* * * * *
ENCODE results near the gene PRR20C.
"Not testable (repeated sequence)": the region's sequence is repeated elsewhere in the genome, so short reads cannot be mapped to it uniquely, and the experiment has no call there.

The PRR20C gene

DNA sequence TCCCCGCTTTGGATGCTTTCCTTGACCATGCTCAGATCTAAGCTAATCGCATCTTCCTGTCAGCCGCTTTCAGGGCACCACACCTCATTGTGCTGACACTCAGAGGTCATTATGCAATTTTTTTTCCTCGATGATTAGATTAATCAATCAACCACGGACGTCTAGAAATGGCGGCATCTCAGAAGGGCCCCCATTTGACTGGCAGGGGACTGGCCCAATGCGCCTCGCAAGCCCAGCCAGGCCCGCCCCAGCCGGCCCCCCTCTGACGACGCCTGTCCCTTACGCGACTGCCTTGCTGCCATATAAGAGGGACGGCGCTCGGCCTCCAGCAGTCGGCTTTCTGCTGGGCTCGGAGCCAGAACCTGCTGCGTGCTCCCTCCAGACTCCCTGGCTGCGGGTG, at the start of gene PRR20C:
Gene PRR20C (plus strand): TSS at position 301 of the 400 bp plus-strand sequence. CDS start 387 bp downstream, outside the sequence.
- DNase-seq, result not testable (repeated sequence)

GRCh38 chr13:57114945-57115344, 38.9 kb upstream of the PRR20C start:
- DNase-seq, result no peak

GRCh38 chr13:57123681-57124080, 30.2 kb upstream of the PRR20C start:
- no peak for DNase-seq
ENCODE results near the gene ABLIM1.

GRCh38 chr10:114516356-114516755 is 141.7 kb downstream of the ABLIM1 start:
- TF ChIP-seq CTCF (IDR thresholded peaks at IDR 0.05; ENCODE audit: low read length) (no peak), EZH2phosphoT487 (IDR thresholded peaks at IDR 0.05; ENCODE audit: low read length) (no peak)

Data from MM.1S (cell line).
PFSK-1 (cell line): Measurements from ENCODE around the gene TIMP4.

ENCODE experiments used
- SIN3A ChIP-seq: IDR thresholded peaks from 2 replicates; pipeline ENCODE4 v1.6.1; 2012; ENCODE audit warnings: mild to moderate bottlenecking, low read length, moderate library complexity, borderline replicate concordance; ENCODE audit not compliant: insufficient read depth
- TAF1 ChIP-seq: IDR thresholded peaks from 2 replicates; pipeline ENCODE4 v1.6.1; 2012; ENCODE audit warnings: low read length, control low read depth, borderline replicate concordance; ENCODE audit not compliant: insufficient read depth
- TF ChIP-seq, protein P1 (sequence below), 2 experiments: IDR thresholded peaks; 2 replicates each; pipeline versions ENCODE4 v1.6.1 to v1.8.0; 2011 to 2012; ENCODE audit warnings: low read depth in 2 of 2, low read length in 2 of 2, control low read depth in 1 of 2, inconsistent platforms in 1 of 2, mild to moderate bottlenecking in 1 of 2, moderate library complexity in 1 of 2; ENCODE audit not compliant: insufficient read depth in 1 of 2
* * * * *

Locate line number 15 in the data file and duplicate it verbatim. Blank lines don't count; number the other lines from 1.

PFSK-1 (cell line): Measurements from ENCODE around the gene TIMP4.